Sergeant Sam Gowin taking aim.
A soldier who won a pistol shooting medal at the last Commonwealth Games is now aiming for the Olympics.
But it could take Royal Artillery Sergeant Sam Gowin several years to reach Olympic standard.
He's been in training at a special indoor facility at Hanover in Germany.
Sgt Gowin has been pistol shooting since he joined the Army in 2007.
Just two years ago, he entered a military programme which develops soldiers' competitive shooting skills.
'Troops to Target' aims to put the Army's leading rifle and pistol experts into the Great Britain squad.
His rapid fire pistol work won him a bronze medal at the 2018 Commonwealth Games.
“Those were the biggest nerves I have ever felt in my life.
"I was nervous to the point where I was thinking, am I actually going to do this? But at the end of the day you stick to your process, trust it and shoot through the nerves.”
There's now talk the man from 16 Regiment Royal Artillery - Troops to Target's greatest success story - could go even further.
Team Manager Mick Brown said, “If Sam works really, really hard we could potentially see him a quota place in the Olympics.
"Whether he's selected for the Olympics or not, even just being selected is an achievement.”
Olympic selection will depend on performances against the world's best.
Sgt Gowin will soon have the chance when he represents Britain at World Cups in Beijing, Munich and Rio. Germany will be one of the countries to beat.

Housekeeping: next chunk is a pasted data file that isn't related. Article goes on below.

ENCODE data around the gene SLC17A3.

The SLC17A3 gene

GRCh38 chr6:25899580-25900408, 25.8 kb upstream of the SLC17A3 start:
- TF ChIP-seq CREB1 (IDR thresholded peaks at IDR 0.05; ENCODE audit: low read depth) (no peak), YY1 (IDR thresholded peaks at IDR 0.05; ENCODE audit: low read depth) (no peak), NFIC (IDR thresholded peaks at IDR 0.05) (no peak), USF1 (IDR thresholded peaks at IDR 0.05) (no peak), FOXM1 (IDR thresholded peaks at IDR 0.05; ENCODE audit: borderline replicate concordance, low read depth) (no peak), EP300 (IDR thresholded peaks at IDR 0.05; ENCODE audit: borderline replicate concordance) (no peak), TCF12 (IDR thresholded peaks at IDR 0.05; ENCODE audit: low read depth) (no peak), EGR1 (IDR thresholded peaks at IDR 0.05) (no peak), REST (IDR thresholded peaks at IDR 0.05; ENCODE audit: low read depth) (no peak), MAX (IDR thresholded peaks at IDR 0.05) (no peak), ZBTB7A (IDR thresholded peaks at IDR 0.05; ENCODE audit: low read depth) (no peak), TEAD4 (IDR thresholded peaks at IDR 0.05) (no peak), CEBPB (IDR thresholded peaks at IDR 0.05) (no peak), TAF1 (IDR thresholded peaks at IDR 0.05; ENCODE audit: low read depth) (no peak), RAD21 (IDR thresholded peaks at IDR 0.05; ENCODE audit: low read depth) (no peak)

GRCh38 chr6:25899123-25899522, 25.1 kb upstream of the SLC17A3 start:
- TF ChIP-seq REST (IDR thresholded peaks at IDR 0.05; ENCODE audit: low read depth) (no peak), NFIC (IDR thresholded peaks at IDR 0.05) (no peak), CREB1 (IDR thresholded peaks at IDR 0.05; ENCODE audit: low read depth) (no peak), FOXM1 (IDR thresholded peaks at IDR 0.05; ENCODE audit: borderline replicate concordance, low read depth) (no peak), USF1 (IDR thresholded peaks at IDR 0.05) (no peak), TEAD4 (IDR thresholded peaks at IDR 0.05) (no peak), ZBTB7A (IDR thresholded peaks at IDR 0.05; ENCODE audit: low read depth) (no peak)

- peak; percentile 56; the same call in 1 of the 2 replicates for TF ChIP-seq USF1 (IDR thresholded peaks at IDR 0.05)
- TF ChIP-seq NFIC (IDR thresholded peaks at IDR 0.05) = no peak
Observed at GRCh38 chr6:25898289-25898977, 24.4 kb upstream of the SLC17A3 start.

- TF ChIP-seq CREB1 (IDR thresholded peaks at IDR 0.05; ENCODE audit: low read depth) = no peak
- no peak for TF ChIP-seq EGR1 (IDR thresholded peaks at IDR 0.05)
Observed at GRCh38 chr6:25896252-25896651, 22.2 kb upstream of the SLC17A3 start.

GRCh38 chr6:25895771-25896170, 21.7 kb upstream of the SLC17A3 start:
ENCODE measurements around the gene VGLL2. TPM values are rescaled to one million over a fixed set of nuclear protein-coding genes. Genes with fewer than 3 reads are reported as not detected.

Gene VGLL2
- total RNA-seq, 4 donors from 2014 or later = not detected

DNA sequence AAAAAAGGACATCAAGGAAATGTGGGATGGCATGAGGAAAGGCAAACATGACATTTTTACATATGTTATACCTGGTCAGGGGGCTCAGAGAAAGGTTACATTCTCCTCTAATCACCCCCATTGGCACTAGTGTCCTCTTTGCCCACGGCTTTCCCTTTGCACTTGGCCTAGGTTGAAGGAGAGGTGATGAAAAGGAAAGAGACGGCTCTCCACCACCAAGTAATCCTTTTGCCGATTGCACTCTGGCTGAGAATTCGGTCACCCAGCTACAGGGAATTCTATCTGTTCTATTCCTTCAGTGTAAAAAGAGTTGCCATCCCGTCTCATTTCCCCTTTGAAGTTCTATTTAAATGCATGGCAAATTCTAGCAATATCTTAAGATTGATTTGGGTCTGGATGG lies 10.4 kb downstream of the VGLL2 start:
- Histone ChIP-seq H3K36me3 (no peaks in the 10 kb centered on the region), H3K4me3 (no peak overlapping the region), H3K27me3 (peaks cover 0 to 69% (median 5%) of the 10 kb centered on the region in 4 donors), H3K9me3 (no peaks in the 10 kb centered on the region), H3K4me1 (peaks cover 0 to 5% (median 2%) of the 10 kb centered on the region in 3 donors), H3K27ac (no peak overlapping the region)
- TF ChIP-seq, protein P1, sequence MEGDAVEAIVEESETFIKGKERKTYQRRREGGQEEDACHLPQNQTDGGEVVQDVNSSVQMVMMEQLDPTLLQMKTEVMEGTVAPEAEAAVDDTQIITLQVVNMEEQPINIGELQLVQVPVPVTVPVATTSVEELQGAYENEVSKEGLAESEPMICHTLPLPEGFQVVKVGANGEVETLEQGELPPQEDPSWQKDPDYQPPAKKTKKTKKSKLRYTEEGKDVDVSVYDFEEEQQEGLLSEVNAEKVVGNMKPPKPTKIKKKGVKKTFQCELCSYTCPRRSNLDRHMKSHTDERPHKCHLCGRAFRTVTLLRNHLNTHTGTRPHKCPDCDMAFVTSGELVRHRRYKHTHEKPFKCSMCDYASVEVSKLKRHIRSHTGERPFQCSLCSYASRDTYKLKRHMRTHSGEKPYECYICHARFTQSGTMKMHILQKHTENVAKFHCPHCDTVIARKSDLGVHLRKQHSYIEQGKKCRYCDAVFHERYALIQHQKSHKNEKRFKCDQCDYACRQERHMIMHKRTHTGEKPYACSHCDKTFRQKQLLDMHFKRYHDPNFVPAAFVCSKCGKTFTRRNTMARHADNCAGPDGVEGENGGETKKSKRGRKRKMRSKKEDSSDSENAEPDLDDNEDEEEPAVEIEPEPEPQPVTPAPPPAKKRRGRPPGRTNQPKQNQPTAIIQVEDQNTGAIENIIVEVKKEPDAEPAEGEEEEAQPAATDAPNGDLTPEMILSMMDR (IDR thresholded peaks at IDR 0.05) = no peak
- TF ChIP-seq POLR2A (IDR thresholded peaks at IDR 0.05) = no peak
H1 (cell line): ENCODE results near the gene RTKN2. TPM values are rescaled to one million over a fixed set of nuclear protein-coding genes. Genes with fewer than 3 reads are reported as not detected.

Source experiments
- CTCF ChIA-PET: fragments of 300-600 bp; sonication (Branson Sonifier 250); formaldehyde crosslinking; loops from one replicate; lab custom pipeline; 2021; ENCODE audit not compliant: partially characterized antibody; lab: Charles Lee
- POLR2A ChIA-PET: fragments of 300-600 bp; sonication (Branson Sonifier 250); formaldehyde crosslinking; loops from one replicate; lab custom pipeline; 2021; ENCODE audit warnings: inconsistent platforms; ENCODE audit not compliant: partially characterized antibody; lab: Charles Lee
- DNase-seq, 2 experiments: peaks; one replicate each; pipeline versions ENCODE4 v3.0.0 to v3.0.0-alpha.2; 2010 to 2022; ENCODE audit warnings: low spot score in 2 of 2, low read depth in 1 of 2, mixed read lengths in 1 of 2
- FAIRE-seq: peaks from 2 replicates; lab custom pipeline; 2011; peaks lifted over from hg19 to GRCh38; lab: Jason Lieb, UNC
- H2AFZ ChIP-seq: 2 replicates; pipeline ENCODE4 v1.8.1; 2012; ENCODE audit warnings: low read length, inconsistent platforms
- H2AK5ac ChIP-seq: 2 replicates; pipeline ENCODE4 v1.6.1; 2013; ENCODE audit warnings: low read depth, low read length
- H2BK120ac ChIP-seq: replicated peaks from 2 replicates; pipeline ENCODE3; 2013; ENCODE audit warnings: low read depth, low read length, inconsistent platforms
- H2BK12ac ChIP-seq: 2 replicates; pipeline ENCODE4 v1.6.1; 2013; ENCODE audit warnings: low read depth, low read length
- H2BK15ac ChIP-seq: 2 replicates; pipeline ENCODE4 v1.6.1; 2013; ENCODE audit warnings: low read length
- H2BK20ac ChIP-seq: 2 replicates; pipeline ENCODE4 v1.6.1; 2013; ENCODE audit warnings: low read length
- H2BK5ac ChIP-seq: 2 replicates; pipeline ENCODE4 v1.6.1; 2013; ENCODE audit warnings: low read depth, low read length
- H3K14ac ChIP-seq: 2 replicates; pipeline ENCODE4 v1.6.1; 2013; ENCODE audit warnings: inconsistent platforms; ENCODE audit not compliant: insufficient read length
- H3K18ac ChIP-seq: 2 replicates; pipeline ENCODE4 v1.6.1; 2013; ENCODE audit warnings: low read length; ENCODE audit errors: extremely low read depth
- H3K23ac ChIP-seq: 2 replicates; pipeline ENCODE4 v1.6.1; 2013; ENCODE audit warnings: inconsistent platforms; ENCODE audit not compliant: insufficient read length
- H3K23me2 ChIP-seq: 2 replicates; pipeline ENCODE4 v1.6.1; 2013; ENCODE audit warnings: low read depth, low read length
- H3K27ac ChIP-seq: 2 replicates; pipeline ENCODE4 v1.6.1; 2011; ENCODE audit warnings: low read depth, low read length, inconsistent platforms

His coaching team includes a man who has trained German Olympic shooters, Philip Bernhard.
He says his British student has come far in a short time but there is much more to do:
“For the rest of the world the Commonwealth Games is a good event but not the high level.
"The World Cup class and the Olympic class are completely different, and there you have to shoot 583 to 585 to reach the final," he explains.
"The final means only a chance to get a medal and his level at the moment is 570/575 - but I think he has a chance to reach that.”
Sgt Gowin told Forces News he's aware he started this journey "very late," as he has only been shooting rapid fire for nearly two years.
“It's going to be a very, very difficult ladder to climb."
"The world's best shooters are really, really top quality shooters, he added.
"You go to an event which is recognised as a quota place event and the top two people at that event will get through to the Olympics. It's very difficult.
"You could be the best shooter in the world but still mess it up on the day and you won't go.”